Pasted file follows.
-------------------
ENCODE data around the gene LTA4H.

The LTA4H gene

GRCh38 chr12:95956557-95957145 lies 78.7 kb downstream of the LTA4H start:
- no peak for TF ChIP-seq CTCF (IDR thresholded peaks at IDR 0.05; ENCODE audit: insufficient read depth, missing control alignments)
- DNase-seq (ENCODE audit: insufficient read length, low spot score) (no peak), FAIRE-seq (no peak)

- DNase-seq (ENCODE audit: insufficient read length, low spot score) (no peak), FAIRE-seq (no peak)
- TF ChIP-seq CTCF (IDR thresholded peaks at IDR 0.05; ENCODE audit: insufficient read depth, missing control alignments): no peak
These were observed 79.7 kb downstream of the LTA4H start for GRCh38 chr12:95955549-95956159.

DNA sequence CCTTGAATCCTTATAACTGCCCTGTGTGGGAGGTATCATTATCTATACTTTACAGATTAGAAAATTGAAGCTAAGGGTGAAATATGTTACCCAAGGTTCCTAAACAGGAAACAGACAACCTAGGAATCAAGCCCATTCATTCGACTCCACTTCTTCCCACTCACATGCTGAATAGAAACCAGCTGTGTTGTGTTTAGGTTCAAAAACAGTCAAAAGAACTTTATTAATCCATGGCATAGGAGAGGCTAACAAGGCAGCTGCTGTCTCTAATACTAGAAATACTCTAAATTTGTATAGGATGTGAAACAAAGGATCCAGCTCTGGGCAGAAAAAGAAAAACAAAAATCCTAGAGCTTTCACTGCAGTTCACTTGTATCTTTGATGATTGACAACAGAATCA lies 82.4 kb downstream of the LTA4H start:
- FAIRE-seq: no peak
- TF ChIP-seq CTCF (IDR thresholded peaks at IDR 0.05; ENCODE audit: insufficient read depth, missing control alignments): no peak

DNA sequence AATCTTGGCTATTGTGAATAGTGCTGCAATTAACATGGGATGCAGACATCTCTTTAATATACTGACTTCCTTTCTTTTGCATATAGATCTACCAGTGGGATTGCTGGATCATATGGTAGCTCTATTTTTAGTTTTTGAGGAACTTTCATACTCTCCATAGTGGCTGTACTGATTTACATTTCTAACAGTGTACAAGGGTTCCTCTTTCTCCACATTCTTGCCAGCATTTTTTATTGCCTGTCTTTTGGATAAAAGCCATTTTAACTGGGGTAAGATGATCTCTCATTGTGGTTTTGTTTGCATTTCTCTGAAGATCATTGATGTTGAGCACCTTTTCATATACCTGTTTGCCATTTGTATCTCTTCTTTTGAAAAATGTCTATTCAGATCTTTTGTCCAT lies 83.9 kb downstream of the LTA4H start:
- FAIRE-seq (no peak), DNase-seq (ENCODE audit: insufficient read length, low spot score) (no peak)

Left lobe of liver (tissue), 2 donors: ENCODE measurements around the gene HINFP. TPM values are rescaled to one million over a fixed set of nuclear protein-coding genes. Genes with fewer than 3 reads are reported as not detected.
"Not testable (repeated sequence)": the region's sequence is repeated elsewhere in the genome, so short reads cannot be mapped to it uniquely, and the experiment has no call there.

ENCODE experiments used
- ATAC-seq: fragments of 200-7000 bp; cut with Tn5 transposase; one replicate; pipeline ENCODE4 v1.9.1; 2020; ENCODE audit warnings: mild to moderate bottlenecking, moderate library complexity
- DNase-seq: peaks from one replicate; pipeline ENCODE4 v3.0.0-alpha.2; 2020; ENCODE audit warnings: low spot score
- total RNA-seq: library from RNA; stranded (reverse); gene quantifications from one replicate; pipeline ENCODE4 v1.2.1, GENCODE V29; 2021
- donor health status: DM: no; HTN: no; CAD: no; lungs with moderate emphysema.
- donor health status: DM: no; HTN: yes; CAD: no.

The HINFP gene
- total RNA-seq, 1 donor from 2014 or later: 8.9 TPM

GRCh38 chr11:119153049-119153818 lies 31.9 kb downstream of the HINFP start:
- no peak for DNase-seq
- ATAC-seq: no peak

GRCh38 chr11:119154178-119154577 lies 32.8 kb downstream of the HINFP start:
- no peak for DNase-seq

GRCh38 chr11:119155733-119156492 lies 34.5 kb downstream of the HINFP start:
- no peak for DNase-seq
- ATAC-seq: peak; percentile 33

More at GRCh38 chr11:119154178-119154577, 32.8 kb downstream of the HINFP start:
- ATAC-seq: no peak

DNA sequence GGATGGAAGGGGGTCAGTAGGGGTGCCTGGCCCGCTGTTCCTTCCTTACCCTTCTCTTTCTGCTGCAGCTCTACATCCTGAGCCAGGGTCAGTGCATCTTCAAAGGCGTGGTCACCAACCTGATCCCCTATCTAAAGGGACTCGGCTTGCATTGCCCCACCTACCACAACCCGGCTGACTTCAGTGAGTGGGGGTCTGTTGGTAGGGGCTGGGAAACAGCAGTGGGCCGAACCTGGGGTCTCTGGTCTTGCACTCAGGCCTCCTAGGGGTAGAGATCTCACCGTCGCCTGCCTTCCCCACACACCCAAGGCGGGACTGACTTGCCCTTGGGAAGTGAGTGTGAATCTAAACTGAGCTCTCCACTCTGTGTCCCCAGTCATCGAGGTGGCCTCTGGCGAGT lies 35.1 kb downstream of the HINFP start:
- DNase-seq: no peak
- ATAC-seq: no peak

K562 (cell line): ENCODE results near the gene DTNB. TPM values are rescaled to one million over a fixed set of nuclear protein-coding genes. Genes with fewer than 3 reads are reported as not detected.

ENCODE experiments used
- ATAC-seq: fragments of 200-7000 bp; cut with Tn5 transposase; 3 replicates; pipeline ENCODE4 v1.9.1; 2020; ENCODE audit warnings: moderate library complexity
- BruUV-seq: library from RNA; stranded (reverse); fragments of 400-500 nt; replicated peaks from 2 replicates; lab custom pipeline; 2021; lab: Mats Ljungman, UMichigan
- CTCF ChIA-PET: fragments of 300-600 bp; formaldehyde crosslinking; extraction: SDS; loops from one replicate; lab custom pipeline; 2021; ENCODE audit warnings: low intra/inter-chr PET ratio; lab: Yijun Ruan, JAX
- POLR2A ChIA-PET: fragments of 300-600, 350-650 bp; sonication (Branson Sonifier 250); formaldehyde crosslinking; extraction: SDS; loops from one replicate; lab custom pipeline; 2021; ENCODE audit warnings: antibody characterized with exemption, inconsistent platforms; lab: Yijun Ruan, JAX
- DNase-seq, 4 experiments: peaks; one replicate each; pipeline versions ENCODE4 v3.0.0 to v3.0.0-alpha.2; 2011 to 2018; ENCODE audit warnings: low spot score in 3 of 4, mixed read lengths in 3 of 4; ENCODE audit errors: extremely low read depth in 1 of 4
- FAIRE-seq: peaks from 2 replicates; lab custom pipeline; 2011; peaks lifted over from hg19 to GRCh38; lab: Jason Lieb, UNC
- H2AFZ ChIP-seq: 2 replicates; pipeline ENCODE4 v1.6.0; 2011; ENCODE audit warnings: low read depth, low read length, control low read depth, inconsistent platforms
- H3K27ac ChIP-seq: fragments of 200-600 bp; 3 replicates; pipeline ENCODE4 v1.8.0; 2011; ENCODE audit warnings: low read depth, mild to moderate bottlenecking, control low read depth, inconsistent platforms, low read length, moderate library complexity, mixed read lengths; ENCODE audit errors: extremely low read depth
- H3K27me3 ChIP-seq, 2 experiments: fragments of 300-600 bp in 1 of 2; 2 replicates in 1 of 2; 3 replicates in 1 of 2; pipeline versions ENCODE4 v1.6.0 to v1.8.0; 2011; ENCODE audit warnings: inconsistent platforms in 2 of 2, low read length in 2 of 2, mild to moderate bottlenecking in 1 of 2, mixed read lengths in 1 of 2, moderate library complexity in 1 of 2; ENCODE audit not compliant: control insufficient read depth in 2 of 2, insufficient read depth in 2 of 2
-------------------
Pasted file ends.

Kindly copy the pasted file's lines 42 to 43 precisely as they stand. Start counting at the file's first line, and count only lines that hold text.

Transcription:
- POLR2A ChIA-PET: fragments of 300-600, 350-650 bp; sonication (Branson Sonifier 250); formaldehyde crosslinking; extraction: SDS; loops from one replicate; lab custom pipeline; 2021; ENCODE audit warnings: antibody characterized with exemption, inconsistent platforms; lab: Yijun Ruan, JAX
- DNase-seq, 4 experiments: peaks; one replicate each; pipeline versions ENCODE4 v3.0.0 to v3.0.0-alpha.2; 2011 to 2018; ENCODE audit warnings: low spot score in 3 of 4, mixed read lengths in 3 of 4; ENCODE audit errors: extremely low read depth in 1 of 4